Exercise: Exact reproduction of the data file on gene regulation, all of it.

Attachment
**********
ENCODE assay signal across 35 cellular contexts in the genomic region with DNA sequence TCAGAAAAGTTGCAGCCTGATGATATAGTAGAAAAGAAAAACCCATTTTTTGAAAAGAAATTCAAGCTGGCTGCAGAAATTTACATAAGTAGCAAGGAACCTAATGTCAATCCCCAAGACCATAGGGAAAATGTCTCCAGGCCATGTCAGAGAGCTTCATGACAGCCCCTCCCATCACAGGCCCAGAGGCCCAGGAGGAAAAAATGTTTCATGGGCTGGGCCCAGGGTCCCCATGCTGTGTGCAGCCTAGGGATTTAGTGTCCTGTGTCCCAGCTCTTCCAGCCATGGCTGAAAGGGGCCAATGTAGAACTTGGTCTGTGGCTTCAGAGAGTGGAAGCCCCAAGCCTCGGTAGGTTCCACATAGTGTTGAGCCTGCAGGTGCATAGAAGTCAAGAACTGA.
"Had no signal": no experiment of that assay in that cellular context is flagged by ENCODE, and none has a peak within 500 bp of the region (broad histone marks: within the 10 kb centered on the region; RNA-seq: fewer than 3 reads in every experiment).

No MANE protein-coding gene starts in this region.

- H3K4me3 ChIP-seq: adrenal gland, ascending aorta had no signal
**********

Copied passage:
ENCODE assay signal across 35 cellular contexts in the genomic region with DNA sequence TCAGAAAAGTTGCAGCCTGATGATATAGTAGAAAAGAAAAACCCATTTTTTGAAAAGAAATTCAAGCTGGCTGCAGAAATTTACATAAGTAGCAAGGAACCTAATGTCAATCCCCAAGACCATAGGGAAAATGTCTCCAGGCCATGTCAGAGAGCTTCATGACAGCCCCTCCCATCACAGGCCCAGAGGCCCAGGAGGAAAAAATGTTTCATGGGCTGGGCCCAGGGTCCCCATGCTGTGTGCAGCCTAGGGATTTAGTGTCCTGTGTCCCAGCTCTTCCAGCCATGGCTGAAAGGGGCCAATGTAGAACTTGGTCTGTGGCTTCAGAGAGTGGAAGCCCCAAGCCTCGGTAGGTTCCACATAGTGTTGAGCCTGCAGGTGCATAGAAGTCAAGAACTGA.
"Had no signal": no experiment of that assay in that cellular context is flagged by ENCODE, and none has a peak within 500 bp of the region (broad histone marks: within the 10 kb centered on the region; RNA-seq: fewer than 3 reads in every experiment).

No MANE protein-coding gene starts in this region.

- H3K4me3 ChIP-seq: adrenal gland, ascending aorta had no signal